1:13:56, Stanley Salil and Francis Kiprop. It was not before the approach to the stadium on the last two kilometres that this group broke up.   

“If the weather would have been better we could have run faster. May be there would have been a chance to go for the record”, Luke Kibet said. He had been unlucky a year ago, finishing second in 1:12:52, which is still the second fastest time ever run at the distance. “I had come here to break the world record in 2004, but at the end Paul Kosgei was a bit faster than me.” This time he was determined to win. “When I entered the stadium and Simon was still with me I was a bit nervous because I thought about last year.” But in the end Luke Kibet had the stronger finish. It was the fourth time in a row that the Kenyans took at least the first three places in this race.

Luke Kibet had placed 17th in the recent London Marathon, clocking 2:16:40. He now intends to run the 10,000 m in the Kenyan trials for the World Championships in Helsinki. In autumn he plans to run a marathon.


In the women’s race Rose Cheruiyot made it five wins in a row for Kenya at this race. But it was getting very close. From start to finish Cheruiyot and the 20 year-old Ethiopian Dire Tune Arissi ran shoulder to shoulder. “Until the very end I was not sure if I would be able to beat her”, Rose Cheruiyot said. “But the strong opposition was the reason why it was possible to run so fast despite today’s weather conditions.”

 
Rose Cheruiyot had won a major race in
Berlin before. Three years ago she had clocked 69:32 in the Berlin Half Marathon. Since then little was heard about her. “That is right – I disappeared for some time“, the 29 year-old said and explained: “I gave birth to a girl in March 2003. But now I am back.” Cheruiyot plans to run in the Kenyan 10,000 m trials as well. “I know that it will be very hard to qualify for Helsinki but I will try.” The Eldoret based athlete then intends to run her marathon debut in autumn. “I would like to come back here and run the Berlin Marathon.”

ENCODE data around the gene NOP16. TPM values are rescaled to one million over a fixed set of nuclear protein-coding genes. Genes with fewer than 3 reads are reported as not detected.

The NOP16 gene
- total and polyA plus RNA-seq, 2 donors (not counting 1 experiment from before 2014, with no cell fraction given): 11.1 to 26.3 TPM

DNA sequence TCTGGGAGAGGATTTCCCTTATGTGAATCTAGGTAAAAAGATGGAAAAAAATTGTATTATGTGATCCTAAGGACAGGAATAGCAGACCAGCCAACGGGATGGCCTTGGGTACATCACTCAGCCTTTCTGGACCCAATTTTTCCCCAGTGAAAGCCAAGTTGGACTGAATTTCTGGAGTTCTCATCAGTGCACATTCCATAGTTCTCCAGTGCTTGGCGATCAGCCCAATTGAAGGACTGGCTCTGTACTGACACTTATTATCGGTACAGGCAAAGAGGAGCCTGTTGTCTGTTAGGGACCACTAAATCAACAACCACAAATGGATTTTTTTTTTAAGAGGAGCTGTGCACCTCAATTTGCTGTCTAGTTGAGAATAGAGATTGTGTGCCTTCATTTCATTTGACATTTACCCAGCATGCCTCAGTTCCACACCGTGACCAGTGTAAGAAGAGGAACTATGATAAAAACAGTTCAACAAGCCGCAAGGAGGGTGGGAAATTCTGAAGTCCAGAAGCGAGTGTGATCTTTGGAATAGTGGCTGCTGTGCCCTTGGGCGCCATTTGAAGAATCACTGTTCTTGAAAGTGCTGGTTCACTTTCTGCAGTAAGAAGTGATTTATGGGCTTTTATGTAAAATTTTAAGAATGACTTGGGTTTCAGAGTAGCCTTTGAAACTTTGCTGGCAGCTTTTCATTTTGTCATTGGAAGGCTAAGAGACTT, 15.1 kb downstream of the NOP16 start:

Results, Men:

1. Luke Kibet                         KEN               1:13:51

2. Simon Kiprop                      KEN               1:13:52

3. Mitei Enock                        KEN               1:13:56

4. StanleySalil                      KEN               1:14:03

5. Francis Kiprop                    KEN               1:14:20

6. Julius Sugut                       KEN               1:14:34

7. Richard Mutei                     KEN               1:14:54

8. Joseph Ngolepus                 KEN               1:14:56

9. Jason Mbote                      KEN               1:16:29

10. Eliud Tanui                        KEN               1:16:43

 

Women:

1. Rose Cheruiyot                    KEN               1:24:46

2. Dire Tune Arissi                   ETH                1:24:47

3. Peninah Arusei                     KEN               1 :29 :28

4. Rebby Koech                      KEN               1:30:44

5. Ludmilla Afoniouchkina        RUS                1:35:03

6. Ingalill Andersson                SWE               1:44:29